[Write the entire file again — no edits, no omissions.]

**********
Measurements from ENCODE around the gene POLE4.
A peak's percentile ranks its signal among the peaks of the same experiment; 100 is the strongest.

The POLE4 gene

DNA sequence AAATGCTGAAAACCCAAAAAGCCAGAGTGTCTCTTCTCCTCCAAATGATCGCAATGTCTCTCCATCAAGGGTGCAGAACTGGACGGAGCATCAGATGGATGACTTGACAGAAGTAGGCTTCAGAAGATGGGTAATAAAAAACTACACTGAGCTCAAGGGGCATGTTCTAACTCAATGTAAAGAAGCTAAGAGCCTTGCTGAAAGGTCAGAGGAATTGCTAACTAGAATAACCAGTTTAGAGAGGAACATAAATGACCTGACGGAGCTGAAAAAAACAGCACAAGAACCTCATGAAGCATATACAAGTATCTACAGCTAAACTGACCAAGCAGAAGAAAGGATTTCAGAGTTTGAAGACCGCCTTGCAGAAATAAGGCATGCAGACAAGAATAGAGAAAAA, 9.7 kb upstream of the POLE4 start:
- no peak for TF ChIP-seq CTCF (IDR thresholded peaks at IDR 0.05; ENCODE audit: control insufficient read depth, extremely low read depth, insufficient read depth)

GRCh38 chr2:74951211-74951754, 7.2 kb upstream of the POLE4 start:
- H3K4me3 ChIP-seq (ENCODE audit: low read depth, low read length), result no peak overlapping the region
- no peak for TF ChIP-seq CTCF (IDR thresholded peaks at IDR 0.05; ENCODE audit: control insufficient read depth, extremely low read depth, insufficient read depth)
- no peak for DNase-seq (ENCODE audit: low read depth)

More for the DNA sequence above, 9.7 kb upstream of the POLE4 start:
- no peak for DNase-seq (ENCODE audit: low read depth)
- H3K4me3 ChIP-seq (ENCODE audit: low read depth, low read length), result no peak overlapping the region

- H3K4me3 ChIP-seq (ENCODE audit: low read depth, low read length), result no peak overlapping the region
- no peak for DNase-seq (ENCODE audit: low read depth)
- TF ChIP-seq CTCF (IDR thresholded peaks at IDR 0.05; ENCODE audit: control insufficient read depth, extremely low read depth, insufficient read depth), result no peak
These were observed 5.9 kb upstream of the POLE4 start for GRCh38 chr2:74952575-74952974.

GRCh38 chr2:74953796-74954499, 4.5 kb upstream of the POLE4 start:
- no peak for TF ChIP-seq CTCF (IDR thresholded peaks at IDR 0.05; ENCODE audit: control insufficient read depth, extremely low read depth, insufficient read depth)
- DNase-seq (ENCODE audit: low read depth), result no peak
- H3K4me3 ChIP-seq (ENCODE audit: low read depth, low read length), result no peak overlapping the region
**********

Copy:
Measurements from ENCODE around the gene POLE4.
A peak's percentile ranks its signal among the peaks of the same experiment; 100 is the strongest.

The POLE4 gene

DNA sequence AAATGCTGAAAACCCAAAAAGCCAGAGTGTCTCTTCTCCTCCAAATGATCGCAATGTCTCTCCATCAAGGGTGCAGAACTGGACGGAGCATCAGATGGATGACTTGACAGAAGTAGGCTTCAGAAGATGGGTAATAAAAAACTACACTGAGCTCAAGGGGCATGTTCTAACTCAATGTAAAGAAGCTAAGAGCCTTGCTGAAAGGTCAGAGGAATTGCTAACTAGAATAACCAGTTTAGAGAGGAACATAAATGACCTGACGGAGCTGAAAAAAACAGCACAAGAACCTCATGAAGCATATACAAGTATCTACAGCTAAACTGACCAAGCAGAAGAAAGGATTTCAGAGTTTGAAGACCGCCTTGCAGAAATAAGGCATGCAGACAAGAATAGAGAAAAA, 9.7 kb upstream of the POLE4 start:
- no peak for TF ChIP-seq CTCF (IDR thresholded peaks at IDR 0.05; ENCODE audit: control insufficient read depth, extremely low read depth, insufficient read depth)

GRCh38 chr2:74951211-74951754, 7.2 kb upstream of the POLE4 start:
- H3K4me3 ChIP-seq (ENCODE audit: low read depth, low read length), result no peak overlapping the region
- no peak for TF ChIP-seq CTCF (IDR thresholded peaks at IDR 0.05; ENCODE audit: control insufficient read depth, extremely low read depth, insufficient read depth)
- no peak for DNase-seq (ENCODE audit: low read depth)

More for the DNA sequence above, 9.7 kb upstream of the POLE4 start:
- no peak for DNase-seq (ENCODE audit: low read depth)
- H3K4me3 ChIP-seq (ENCODE audit: low read depth, low read length), result no peak overlapping the region

- H3K4me3 ChIP-seq (ENCODE audit: low read depth, low read length), result no peak overlapping the region
- no peak for DNase-seq (ENCODE audit: low read depth)
- TF ChIP-seq CTCF (IDR thresholded peaks at IDR 0.05; ENCODE audit: control insufficient read depth, extremely low read depth, insufficient read depth), result no peak
These were observed 5.9 kb upstream of the POLE4 start for GRCh38 chr2:74952575-74952974.

GRCh38 chr2:74953796-74954499, 4.5 kb upstream of the POLE4 start:
- no peak for TF ChIP-seq CTCF (IDR thresholded peaks at IDR 0.05; ENCODE audit: control insufficient read depth, extremely low read depth, insufficient read depth)
- DNase-seq (ENCODE audit: low read depth), result no peak
- H3K4me3 ChIP-seq (ENCODE audit: low read depth, low read length), result no peak overlapping the region